In Ohio, the Attorney General and Ohio banking regulators are now going after those who advertise so-called 'free loans'. Such advertising misleads the public because borrowers are often unaware that they are paying a higher interest rate and additional principal in exchange for not paying closing cost fees up front when the loan is secured. New laws now require the lender to disclose fully the nature of the loan.
A "no-points" loan is one for which the lender does not charge points (one point is equal to 1 percent of the loan amount). But there are other fees involved in no-point loans, as with most loans.
Not really. The loan is called a 'no-fee' loan because the borrower is not charged any fees up front. So called 'no-fee' loans will cost the borrower more over the long term because these costs are often rolled into the new note with higher a interest rate or more principal. A typical no-fee loan is one where the points charged and all fees are included in the loan principal, meaning that the borrower does not pay these expenses at the close of escrow, but instead ends up paying on them over the life of the loan.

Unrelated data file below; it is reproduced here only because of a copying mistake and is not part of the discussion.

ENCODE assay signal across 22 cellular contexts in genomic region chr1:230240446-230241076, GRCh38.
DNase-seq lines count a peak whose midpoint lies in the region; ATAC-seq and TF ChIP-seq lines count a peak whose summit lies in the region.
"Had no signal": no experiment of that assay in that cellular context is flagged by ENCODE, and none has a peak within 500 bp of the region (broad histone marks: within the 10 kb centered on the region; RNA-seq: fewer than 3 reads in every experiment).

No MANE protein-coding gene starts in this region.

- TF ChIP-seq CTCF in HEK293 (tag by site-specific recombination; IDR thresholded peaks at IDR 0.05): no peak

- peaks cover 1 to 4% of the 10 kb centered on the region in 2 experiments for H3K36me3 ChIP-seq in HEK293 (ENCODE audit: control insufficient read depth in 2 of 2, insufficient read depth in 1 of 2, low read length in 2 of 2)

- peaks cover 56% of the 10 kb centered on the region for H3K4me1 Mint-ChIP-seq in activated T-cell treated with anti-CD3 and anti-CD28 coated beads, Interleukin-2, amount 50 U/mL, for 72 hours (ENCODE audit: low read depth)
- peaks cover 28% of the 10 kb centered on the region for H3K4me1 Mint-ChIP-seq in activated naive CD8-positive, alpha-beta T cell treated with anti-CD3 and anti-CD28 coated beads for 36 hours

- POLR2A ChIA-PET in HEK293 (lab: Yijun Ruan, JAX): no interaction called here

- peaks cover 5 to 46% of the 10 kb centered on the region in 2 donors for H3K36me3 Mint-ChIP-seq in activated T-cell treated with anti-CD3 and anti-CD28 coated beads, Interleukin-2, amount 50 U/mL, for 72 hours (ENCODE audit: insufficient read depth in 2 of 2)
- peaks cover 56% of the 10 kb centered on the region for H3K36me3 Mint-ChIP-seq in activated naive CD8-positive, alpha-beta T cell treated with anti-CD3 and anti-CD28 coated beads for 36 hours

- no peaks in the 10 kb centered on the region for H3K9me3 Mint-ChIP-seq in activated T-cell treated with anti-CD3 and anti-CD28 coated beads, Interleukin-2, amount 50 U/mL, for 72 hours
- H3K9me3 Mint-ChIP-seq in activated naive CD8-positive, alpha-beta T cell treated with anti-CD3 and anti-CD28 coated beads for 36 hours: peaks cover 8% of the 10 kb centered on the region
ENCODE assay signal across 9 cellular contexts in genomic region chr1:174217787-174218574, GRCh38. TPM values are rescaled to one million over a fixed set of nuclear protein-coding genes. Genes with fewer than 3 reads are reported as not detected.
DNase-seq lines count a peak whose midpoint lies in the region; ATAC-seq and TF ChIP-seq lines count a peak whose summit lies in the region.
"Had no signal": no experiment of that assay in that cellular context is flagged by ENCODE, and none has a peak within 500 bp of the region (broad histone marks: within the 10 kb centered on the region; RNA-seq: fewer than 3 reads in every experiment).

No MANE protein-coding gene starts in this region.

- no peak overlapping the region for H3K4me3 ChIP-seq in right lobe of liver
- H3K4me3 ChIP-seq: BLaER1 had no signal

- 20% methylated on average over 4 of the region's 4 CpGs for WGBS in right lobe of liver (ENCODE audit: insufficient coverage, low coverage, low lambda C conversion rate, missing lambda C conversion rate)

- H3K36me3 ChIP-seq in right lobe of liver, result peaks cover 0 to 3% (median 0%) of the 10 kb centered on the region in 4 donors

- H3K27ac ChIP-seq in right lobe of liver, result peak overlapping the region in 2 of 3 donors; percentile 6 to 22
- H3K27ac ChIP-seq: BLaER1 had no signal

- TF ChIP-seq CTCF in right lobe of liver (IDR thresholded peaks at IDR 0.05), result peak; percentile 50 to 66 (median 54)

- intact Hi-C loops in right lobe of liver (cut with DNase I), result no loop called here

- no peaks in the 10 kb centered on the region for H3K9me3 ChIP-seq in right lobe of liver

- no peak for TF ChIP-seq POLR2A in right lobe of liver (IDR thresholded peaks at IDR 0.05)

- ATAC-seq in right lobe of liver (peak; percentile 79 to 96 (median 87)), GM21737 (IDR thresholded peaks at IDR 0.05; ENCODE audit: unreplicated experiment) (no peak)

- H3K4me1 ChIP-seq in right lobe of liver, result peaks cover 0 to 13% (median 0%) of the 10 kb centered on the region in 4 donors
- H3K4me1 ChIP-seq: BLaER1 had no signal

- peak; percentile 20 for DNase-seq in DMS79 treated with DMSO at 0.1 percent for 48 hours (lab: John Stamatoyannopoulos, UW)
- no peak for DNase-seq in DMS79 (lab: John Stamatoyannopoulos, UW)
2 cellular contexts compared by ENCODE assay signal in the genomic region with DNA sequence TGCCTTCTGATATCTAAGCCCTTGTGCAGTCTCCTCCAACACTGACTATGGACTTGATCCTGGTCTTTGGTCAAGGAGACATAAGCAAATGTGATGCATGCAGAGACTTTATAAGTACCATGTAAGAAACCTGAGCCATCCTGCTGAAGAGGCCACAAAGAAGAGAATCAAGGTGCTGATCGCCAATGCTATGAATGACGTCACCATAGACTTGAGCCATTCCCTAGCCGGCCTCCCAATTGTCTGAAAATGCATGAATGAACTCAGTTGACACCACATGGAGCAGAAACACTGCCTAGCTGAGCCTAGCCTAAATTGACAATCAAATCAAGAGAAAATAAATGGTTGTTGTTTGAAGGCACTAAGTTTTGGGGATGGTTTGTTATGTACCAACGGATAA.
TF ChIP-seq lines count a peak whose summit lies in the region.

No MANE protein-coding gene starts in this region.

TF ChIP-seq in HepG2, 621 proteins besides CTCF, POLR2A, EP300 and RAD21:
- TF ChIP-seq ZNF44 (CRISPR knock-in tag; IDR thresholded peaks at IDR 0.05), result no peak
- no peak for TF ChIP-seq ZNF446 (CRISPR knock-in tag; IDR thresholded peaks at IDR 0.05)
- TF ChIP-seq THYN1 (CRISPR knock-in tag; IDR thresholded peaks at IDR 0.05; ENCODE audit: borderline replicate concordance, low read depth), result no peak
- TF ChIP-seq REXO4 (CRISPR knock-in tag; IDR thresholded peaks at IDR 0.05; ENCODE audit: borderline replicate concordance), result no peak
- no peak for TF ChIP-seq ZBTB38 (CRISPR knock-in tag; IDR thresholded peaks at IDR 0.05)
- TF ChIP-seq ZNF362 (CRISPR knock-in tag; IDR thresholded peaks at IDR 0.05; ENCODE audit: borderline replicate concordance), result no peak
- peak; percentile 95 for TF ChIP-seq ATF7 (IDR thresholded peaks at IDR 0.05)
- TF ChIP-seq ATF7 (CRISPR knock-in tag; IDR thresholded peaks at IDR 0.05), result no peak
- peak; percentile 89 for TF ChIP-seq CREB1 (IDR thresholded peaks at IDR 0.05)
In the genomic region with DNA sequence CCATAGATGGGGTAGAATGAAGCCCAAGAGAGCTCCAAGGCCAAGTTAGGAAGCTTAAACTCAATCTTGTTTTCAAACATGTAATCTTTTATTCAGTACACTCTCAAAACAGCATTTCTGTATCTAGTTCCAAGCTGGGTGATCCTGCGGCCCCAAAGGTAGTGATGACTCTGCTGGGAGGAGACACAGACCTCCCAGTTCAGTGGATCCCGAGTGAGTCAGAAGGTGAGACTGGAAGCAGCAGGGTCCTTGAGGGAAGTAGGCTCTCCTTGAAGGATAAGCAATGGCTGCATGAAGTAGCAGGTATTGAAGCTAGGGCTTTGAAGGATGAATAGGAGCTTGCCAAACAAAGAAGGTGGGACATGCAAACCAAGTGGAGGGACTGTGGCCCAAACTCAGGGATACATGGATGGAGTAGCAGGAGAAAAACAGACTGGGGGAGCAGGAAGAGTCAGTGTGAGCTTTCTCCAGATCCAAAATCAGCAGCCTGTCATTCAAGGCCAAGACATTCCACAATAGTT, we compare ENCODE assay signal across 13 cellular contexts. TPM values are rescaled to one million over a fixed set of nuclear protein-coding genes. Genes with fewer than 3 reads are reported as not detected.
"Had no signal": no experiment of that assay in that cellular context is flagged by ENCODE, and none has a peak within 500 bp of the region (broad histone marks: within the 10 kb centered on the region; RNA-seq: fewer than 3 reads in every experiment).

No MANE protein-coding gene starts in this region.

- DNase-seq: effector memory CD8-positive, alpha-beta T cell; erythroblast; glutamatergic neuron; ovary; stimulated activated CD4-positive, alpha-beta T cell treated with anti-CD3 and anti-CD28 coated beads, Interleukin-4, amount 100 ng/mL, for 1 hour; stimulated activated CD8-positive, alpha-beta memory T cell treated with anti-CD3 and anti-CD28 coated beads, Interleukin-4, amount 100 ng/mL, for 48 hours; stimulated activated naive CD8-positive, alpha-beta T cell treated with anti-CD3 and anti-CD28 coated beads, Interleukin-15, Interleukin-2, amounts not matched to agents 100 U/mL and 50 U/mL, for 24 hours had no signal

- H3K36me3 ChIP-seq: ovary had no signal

A homeowner with a standard $150,000 mortgage at 6.5% and $3,750 in closing costs, would have to live in his house for 73 months -- just about 6 years -- in order to break even on the closing costs he would have saved if he signed onto a 'no-cost' loan at 7%. If this homeowner felt confident he'd be in the home at least 7 years, then it would make sense to go with the lower rate.
Further, once the cost of the loan is covered, he'll save nearly $52 per month or almost $18,000 in additional interest over the life of his loan. However, he'd be better off paying the higher rate if he knew he would spend just a short amount of time in the home.